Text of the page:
Charlie Chaplin is best remembered as the man with the moustache, bowler hat, baggy trousers and walking cane, playing the slapstick comedy role of The Tramp during cinema’s black and white, silent movie era.
However, Charlie’s early life certainly wasn’t easy. Born into poverty in London on 16 April 1889, to parents who performed in the music halls of the time, his childhood was overshadowed by their early break-up. His father’s subsequent absences and mother’s development of mental illness would also eventually force him and older half-brother Sydney to spend time in an orphanage. Ultimately they were forced to reunite and stay with their father, as their mother became confined to an asylum. It was not a solution that appears to have been wished for by Chaplin Sr., nor would it be one that would last, as he would die just a couple of years after taking them into his care.
Charlie was 12 when his father died. His mother still remained ill and in care, though, so the boys were forced to fend for themselves. Already experienced on the stage, and having inherited theatrical talent, he and Sydney decided to pursue careers in entertainment. Charlie joined a youth theatre and became known as a brilliant tap dancer, before acquiring a part in a professional stage production of Sherlock Holmes. Sydney joined the troupe as well. When Charlie’s time there ended, he launched himself as a comedian.
Sydney found success with the Fred Karno Repertoire company, and this enabled him to help Charlie secure a job with them when he was nineteen, which became the catalyst for a stateside move. The American audience loved Charlie. He was offered his first motion picture part with Keystone Studios which launched his cinema career. He later advocated a contract for Sydney, who went on to enjoy a successful acting career and eventually become Charlie’s manager.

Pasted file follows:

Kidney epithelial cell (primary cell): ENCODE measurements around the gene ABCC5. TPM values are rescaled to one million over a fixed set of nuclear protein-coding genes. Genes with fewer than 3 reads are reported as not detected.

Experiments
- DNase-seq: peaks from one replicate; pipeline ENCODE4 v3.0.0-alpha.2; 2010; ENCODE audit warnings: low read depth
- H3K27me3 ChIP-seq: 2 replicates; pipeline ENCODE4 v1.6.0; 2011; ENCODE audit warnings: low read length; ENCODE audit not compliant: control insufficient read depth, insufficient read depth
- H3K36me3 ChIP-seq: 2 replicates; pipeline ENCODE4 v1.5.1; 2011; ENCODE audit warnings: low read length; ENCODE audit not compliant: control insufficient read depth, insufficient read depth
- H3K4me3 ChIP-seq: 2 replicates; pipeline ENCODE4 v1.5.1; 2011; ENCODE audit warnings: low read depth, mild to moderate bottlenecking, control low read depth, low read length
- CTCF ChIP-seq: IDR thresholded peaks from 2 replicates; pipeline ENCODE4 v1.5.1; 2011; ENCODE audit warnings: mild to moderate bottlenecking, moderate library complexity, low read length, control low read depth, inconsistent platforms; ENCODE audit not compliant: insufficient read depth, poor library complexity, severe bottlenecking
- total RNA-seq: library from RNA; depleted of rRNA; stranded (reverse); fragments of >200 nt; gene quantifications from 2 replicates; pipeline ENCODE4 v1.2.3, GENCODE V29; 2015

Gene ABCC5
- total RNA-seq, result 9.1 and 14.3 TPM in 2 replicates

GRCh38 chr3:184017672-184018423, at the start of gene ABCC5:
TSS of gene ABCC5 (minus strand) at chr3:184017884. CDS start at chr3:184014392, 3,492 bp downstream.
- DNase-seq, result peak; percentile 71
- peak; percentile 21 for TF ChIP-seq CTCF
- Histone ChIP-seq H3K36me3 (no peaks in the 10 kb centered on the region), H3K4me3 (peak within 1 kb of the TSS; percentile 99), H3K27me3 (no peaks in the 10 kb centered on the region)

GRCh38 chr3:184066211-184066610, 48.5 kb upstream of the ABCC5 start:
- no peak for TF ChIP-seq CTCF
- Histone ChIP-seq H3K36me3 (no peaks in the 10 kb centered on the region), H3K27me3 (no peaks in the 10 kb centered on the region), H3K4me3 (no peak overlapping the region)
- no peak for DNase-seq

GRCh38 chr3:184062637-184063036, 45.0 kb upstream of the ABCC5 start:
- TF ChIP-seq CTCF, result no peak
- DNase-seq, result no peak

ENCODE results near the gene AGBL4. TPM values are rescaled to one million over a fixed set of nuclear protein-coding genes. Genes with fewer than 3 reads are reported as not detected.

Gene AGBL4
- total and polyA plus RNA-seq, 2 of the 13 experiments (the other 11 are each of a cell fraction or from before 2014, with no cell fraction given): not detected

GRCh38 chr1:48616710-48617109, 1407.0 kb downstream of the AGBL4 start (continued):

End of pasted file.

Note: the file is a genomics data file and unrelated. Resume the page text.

Charlie’s breakout movie role with Keystone, Making a Living, hit cinemas in 1914 when Charlie was twenty five. It was a silent comedy that lasted a mere fifteen minutes. Soon after, Charlie introduced his Little Tramp character in Mabel’s Strange Attachment, though Charlie’s third movie, Kid Auto Races at Venice was actually released just beforehand.
Charlie went on to have a hugely successful Hollywood career as a comedy actor, film maker, composer and producer, which he always insisted was thanks to his older brother. Over his lifetime, Charlie amassed a multi-million dollar fortune and won several academy awards. The Tramp, The Kid, City Lights and The Great Dictator are some of his many works.
Charlie’s love life was complicated and full of drama too. He married several times and had eleven children, but eventually found long-lasting happiness with a much younger wife, Oona O’Neill. She was a young American actress, auditioning for a part when they met. They were quickly and completely devoted to one another, and of his eleven children, eight were raised with Oona.
In 1975, Charlie Chaplin was knighted. In 1977, he died aged eighty eight, on Christmas Day at the family home in Switzerland. In a bizarre, stranger than fiction event, a short while after his death, Charlie’s body was stolen from the local cemetery. Fortunately it was found a couple of months later and again lain to rest. On her own death in 1991, Lady Oona was laid beside him.